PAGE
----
In Wales its a bit different. Here higher education is run by the Welsh Assembly government, which currently comprises a Labour-Plaid Cymru coalition. With the Westminster government consisting of an alliance between the other two major parties in Wales we have two levels of administration roughly orthogonal to each other. In principle, the WAG could decide to protect the university system in Wales against the level of cuts being imposed in England, but since we already get a lower unit of resource from HEFCW than HEFCE allocates to English universities, I doubt we’ll be any different in future.

So this is where we’re headed:  fewer science departments with fewer staff with increased teaching loads with less time to do research and with less funding to carry it out and vanishing career opportunities for the scientists they’re supposed to be training.

Still, at least the bankers will get their bonuses.

20 Responses to “Into the Blue”

  1. “we already get a lower unit of resource from HEFCW than HEFCE allocates to English universities”

    Is there a reason for that?

    As to banker bonuses, they are in a somewhat different category, assuming that the bank wasn’t bailed out by the government. Of course, if there is a feeling that they reward behaviour which is bad for society at large, then whoever complains about them should push for legislation to forbid them. Aside from that, we have the case of a private company choosing how much to pay—nothing strange in that. I’m sure many footballers make more than even well paid bankers, but there is little criticism of this. That’s not necessarily wrong; it might indicate that there is a difference (i.e. in the case of bonuses—especially for short-term gains—there is incentive to damage society); again, in addition to complaining, one should push to get them forbidden. After all, in other cases where some group of people is doing something to harm society, society is not content in complaining or asking them to be nice.

  2. telescoper Says:


    The Welsh Assembly Government sets HEFCW’s priorities and they have generally put a larger proportion into Further Education versus Higher Education than is the case in England.

    It’s also an issue that Wales is much smaller than England. Concentrating research funds to the extent it is done in England would mean only Cardiff and Swansea would survive as major research universities. Since both of them are in South Wales, this would be politically unacceptable to WAG members from North Wales.

    A fundamental question that nobody wants to ask let alone answer is how many universities does Wales need? Or England, for that matter.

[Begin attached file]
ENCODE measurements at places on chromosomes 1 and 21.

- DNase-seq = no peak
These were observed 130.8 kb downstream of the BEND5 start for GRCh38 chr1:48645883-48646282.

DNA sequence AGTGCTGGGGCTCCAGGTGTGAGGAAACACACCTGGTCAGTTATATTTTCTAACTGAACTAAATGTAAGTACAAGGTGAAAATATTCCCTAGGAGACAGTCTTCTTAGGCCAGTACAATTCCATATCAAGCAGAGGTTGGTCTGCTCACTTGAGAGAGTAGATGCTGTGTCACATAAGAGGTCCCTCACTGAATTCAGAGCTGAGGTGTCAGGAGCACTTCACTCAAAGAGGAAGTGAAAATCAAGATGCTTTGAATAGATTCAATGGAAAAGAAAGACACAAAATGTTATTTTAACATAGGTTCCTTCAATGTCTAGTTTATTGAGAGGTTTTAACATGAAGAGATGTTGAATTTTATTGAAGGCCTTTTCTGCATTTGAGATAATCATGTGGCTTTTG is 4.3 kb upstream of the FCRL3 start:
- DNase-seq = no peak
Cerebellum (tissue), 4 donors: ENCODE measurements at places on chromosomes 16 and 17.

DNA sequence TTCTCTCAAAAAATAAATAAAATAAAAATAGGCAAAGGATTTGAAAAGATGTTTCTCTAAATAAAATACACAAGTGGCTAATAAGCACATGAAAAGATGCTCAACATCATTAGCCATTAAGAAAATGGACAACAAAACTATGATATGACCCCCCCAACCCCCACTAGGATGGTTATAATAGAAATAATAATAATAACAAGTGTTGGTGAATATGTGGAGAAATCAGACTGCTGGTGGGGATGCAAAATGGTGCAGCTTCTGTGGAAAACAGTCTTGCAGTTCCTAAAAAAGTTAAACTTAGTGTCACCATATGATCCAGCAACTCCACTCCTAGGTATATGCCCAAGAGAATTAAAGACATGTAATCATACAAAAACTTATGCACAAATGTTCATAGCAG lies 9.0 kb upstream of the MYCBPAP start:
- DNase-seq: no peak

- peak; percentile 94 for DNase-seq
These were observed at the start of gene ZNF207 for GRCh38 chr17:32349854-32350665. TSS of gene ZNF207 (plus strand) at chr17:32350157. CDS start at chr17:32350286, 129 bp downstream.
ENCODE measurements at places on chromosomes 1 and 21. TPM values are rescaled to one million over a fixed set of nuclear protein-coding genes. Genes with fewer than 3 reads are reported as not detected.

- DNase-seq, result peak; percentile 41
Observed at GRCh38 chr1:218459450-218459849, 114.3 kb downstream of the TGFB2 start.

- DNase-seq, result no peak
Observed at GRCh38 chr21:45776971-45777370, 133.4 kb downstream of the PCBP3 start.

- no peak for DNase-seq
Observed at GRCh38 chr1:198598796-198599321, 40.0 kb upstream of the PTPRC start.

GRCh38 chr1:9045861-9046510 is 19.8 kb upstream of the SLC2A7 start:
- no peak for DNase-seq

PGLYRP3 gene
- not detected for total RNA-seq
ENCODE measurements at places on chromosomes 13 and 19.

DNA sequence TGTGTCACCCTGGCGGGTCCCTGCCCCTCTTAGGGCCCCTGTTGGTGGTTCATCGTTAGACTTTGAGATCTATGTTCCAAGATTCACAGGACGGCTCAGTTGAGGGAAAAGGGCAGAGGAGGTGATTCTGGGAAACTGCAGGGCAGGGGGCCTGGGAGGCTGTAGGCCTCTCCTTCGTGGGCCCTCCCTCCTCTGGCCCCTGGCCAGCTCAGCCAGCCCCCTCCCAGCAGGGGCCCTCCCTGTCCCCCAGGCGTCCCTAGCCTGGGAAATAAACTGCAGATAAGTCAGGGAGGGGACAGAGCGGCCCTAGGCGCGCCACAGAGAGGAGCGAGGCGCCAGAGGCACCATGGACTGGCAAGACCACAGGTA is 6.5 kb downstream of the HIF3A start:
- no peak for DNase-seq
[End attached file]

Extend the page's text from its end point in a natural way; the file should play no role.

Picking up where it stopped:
Private companies (including banks and football clubs) can pay employees whatever they think is right. I don’t have a problem with that, although many football clubs in England and Wales (including Cardiff) are on the verge of bankrupcy because they’ve been paying ridiculously high wages to their players. What I’m really annoyed about is that the taxpayer baled out a number of banks whose directors have snaffled the dosh and paid themselves big bonuses out of the proceeds.


  3. OK, I was confused; a “lower unit of resource” means you get less money per student. But you say Wales has a higher priority. Or does less per student mean the same overall and hence more students (rather than fewer students and hence less overall)? I probably need to know the difference between higher education and further education first, though. 😦

    “What I’m annoyed about is that the taxpayer baled out a number of banks whose directors have snaffled the dosh and paid themselves big bonuses out of the proceeds.” I agree. A cap on salaries (and boni) should have been a requirement for being bailed out. (Which is why I wrote “assuming that the bank wasn’t bailed out by the government”.)
    (Maybe the government should have baled them out rather than bailing them out. 🙂 )

  4. “(rather than fewer students and hence less overall)” should read “(rather than the same number of students and hence less overall)”

  5. telescoper Says:


    Higher education (HE) means universities, further education (FE) relates to technical collges and other institutions doing vocational training or adult learning (continuing education) or other community based activities. He+FE are generally funded from the same overall pot. What I was trying to say was that Wales gives FE a bigger share of the pot than England. That’s a political decision by the WAG that no doubt reflects their view of the different socio-economic reality in the Principality.